Tiwari's parents were believed to have told the cops that their son was depressed, that there were arguments in the family about the hours he kept because of his work, and the fact that it didn't always bring in the steadiest income.
He was reportedly investigating the case of a "possessed girl" in Delhi the day before his death.
While not many details have emerged at this point — and not much corroboration either for the "dark forces" he may have been troubled by (his family dismissed Tiwari's statement as being the result of work pressure) — Tiwari's social media accounts do not show any foreshadowing of trouble.
On Facebook and Twitter, Tiwari seemed happy to be featured on the cover of yet another magazine. The Facebook page for the Indian Paranormal Society, which Tiwari had founded, bore no messages about his death on Monday, 11 July, morning, when news outlets began reporting on his death. One congratulatory message, posted by Tiwari himself, referred to the organisation turning seven earlier this year. The group's website was choc-a-block with articles about lectures by Tiwari, his work, his appearances on various TV shows. A separate website for his GRIP team (the acronym stands for Ghost Research and Investigators of Paranormal) has details for 'customised ghost tours' and 'Be Fearless Camps' headed by "Reverend Tiwari" (as he styled himself; the press termed him "Ghostbuster Gaurav"). Another recent message on social media, posted by Tiwari, asked his followers which haunted site they'd like to investigate along with him.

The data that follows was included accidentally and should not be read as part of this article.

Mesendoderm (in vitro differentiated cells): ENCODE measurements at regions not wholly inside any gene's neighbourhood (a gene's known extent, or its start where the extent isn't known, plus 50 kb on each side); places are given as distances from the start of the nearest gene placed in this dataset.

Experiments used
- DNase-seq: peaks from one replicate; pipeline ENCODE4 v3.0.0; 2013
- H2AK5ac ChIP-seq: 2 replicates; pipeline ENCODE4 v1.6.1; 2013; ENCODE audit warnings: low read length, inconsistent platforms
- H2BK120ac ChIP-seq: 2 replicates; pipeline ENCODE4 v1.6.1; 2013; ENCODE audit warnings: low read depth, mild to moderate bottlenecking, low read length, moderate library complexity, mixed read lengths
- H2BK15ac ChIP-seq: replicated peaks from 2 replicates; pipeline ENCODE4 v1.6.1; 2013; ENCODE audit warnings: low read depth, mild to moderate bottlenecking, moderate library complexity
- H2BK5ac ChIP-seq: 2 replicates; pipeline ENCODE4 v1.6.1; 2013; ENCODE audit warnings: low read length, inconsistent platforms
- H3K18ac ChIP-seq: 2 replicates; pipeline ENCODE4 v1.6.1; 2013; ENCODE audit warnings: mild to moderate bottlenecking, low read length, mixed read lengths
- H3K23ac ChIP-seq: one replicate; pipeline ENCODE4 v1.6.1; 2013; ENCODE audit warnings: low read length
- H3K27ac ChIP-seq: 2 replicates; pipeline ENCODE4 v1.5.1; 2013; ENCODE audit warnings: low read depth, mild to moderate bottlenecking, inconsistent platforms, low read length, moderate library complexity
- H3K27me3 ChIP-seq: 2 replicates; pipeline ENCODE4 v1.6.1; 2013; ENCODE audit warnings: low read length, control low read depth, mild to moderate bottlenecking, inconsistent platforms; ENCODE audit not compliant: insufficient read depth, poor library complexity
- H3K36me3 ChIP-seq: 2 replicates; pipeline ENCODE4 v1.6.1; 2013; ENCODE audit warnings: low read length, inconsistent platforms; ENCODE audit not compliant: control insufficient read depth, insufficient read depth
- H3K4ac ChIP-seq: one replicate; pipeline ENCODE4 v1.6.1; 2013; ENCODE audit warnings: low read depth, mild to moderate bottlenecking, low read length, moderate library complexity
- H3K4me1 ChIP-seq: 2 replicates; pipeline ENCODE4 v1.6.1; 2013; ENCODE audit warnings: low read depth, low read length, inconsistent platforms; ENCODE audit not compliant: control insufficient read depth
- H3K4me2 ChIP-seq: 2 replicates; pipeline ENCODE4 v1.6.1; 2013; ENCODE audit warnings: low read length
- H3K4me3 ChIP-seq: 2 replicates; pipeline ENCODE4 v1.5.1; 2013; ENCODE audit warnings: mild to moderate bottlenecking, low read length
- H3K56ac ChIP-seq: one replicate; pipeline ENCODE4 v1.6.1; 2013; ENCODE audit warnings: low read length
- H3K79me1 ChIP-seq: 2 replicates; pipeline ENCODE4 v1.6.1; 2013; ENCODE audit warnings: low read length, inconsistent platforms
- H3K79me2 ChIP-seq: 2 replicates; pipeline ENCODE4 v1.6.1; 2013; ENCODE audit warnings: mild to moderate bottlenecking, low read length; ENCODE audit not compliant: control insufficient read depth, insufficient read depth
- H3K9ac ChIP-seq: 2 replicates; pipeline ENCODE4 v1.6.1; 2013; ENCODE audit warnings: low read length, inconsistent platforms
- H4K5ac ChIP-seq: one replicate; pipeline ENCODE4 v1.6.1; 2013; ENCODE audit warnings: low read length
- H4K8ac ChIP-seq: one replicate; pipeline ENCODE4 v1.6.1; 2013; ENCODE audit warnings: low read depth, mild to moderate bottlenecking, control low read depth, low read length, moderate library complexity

The answers, we presume, were many.